Art Review

Art Review: Black Cube's New Brutal Takes on Denver's Building Boom

This past summer, RedLine founder Laura Merage launched another Denver art venue, Black Cube, which was conceived as a nomadic museum based out of a black metal container in the shape of a cube. The plan is for the box to be moved around and used for pop-up exhibitions or performances.

Currently, Black Cube is featuring Derrick Velasquez: New Brutal, which is installed in the Stanley Marketplace, a former airplane hangar that is being converted into a mixed-use development near Stapleton. Although the Stanley is expected to open in April, it looks pretty rough right now. But that, unexpectedly, makes it the ideal place for Velasquez’s site-specific installation, which, though finished, looks like it’s not.

For New Brutal, Velasquez built a high-rise version of a tiny house. Similar to an apartment building in miniature, it’s still big for a sculpture, rising 25 feet. The piece takes up the topic of Denver’s current building boom. Velasquez and a single assistant built the entire structure, despite the fact that the artist had no previous experience with construction work. As Velasquez points out, however, anyone living in Denver can easily see how new buildings are put together: There are examples of them at every stage of construction pretty much everywhere you look.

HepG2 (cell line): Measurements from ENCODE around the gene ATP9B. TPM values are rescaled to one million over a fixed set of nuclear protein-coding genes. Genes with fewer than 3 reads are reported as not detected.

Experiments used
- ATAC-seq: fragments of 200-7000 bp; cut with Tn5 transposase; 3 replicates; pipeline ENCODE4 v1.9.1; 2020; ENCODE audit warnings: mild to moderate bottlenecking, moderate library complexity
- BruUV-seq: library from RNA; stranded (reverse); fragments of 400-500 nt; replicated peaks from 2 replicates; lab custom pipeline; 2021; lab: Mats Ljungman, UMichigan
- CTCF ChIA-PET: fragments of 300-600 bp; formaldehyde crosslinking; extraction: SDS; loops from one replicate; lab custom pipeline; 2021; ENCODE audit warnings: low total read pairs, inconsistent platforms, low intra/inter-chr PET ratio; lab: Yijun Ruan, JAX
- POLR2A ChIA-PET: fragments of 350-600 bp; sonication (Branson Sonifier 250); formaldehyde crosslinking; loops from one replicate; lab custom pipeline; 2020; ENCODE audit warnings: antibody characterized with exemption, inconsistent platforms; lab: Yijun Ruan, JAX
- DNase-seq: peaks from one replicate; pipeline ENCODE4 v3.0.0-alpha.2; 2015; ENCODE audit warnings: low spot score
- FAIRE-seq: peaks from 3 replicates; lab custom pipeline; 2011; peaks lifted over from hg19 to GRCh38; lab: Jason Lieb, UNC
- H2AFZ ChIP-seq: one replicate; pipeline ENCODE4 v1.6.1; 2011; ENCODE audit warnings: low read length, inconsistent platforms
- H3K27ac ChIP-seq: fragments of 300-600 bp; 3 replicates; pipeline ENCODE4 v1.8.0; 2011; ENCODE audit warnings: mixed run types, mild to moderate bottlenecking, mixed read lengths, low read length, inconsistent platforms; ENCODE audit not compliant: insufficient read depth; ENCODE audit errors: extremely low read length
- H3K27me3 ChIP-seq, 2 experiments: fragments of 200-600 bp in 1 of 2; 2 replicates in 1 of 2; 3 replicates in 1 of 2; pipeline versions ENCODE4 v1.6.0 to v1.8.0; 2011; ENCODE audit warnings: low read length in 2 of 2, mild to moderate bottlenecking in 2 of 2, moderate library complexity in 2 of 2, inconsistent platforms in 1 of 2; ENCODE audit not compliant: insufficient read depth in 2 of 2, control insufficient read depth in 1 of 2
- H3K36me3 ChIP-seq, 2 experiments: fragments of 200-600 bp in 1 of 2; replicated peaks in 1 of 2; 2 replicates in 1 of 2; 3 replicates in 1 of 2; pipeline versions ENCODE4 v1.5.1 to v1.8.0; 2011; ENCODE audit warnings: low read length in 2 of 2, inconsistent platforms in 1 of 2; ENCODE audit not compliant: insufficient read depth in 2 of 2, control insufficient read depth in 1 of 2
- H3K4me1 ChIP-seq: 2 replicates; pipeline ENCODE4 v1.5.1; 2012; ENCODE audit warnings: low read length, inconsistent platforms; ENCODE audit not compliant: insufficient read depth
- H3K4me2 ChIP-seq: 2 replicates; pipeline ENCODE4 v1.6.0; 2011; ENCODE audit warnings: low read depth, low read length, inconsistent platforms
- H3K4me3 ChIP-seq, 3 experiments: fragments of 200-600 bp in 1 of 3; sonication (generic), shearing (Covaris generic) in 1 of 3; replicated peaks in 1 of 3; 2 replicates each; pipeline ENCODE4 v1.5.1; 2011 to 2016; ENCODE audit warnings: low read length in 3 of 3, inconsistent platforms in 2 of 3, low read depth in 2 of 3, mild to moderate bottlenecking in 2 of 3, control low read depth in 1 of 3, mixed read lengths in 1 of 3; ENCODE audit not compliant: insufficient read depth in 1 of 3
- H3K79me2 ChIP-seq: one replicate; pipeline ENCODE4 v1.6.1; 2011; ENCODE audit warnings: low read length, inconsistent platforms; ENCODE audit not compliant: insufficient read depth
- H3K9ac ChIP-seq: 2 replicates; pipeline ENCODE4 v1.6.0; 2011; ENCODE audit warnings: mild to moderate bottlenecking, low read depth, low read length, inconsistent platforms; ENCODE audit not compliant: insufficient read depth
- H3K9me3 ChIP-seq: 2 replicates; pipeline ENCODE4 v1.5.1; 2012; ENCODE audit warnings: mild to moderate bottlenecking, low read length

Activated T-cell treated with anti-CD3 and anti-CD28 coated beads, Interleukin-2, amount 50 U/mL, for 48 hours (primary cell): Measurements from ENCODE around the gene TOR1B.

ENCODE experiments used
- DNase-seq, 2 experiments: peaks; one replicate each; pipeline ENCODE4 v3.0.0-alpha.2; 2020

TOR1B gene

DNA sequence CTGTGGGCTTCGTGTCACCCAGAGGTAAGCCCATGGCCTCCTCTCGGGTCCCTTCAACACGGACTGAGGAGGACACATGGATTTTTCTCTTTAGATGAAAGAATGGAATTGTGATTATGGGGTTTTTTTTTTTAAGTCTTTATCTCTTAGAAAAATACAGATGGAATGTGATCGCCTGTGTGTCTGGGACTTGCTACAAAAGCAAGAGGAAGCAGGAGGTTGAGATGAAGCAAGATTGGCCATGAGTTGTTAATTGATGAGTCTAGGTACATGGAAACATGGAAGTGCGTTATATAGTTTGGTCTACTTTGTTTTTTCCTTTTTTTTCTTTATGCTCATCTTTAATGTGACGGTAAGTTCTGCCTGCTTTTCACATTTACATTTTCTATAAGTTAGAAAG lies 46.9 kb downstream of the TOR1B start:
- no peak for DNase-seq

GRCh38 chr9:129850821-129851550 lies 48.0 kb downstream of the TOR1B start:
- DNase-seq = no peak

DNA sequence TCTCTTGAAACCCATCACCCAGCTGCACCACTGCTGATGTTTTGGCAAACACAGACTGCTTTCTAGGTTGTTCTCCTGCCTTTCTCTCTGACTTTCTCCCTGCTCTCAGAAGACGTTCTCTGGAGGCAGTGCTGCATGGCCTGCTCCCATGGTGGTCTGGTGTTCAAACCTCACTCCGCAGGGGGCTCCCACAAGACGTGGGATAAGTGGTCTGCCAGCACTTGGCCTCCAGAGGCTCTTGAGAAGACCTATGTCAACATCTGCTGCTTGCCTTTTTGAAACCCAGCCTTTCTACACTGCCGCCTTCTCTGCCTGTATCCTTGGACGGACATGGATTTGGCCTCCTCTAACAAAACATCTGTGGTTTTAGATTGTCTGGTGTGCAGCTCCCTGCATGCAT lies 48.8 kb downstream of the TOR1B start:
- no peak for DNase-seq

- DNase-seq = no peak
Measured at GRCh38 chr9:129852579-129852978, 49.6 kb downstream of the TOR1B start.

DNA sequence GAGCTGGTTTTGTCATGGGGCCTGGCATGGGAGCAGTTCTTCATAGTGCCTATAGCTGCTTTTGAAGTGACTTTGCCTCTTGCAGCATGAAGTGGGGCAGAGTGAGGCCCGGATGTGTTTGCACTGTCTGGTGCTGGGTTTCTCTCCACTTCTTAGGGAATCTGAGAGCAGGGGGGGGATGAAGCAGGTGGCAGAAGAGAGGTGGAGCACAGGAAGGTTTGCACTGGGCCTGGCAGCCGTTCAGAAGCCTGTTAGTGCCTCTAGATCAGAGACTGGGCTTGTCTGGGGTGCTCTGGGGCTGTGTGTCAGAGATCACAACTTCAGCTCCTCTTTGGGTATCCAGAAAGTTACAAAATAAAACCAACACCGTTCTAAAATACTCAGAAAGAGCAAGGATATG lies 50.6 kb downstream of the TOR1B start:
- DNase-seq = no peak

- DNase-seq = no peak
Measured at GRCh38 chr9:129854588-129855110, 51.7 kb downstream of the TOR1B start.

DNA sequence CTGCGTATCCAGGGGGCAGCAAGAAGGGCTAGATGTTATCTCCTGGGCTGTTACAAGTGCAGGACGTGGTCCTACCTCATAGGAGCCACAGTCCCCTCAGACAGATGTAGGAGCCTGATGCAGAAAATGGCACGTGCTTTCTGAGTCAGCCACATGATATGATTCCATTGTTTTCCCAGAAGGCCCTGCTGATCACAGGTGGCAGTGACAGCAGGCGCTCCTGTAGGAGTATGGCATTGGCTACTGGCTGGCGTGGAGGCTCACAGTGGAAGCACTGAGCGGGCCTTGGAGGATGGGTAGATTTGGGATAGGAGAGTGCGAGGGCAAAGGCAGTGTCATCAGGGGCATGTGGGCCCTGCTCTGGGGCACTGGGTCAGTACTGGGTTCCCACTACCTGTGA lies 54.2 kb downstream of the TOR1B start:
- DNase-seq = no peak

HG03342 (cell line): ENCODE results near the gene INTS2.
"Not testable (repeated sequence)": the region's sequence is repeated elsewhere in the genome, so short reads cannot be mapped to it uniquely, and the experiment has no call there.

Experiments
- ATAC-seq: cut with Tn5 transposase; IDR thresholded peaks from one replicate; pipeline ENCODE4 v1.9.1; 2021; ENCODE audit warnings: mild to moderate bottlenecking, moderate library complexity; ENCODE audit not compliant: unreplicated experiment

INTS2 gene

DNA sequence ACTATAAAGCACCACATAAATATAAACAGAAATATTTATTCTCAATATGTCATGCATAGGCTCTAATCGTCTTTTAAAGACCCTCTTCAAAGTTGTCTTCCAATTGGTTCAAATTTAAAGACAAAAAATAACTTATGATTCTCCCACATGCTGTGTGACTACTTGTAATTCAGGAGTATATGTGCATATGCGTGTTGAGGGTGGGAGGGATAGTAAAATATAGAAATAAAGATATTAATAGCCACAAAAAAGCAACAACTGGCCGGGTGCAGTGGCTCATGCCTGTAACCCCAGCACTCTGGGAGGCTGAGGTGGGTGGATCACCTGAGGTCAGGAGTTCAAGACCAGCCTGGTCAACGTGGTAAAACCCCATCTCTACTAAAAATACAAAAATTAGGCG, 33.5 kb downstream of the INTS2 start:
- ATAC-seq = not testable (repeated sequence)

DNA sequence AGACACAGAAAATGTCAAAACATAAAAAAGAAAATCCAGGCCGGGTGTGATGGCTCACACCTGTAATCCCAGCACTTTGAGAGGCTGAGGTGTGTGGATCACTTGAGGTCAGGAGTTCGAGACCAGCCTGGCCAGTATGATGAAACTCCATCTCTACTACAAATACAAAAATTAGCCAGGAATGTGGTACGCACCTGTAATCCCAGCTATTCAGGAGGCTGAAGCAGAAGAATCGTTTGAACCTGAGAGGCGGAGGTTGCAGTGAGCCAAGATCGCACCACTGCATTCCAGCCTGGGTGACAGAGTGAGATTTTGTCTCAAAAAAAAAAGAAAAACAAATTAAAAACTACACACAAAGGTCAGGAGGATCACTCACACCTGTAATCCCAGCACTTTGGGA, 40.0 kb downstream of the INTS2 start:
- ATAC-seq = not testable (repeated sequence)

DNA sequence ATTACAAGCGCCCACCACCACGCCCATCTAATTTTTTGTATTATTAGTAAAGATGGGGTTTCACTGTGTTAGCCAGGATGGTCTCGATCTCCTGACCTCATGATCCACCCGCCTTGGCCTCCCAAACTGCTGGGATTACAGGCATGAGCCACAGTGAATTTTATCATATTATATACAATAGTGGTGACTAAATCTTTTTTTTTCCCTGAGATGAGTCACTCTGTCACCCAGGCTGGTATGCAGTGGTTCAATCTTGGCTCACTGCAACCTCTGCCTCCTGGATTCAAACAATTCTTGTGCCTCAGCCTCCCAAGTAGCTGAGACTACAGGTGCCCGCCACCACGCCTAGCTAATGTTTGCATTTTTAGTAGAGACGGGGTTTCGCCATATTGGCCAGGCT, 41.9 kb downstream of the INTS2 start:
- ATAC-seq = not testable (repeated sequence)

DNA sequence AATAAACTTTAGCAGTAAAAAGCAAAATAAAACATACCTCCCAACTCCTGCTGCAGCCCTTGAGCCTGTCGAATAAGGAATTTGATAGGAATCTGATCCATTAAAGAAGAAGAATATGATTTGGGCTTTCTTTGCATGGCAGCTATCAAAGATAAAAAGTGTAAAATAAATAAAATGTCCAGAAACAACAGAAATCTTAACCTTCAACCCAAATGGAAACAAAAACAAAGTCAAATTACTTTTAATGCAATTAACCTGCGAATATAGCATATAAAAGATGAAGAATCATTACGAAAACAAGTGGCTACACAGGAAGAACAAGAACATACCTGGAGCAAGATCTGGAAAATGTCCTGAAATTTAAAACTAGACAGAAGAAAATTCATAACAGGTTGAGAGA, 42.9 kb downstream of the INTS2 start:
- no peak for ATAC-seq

To build the tower, Velasquez employed the degraded present-day versions of traditional building materials, including the ubiquitous would-be-wood MDF panels, Tyvek sheets and plastic moldings. The overall form of the tower is a vertical shaft with setbacks at the upper two volumes. The walls are pierced by various openings that are simple voids as opposed to being proper windows and doors. The structure is internally lighted so that some interior features can be glimpsed through those openings, including a modernist light fixture and a potted plant. Covering the exterior walls are cheesy ornamental passages in white plastic that stand out against the variegated brown of the MDF cladding and lend the tower a kind of Disneyland-Victorian quality.

Cortney Lane Stell was named director of Black Cube and has been presenting shows since the fall. The Velasquez feature is the third for the traveling venue; the first was a Desirée Holman performance at the Trading Post at Red Rocks Park, and the second was a giant inflated blue prospector by Chad Person, which was installed across the street from the State Capitol.

New Brutal
runs through December 12; it’s open for viewing on Thursday evenings and Saturday afternoons at the Stanley Marketplace, 2501 Dallas Street in Aurora. Go to for additional information.
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Michael Paglia is an art historian and writer whose columns have appeared in Westword since 1995; his essays on the visual arts have also been published in national periodicals including Art News, Architecture, Art Ltd., Modernism, Art & Auction and Sculpture Magazine. He taught art history at the University of Colorado Denver.
Contact: Michael Paglia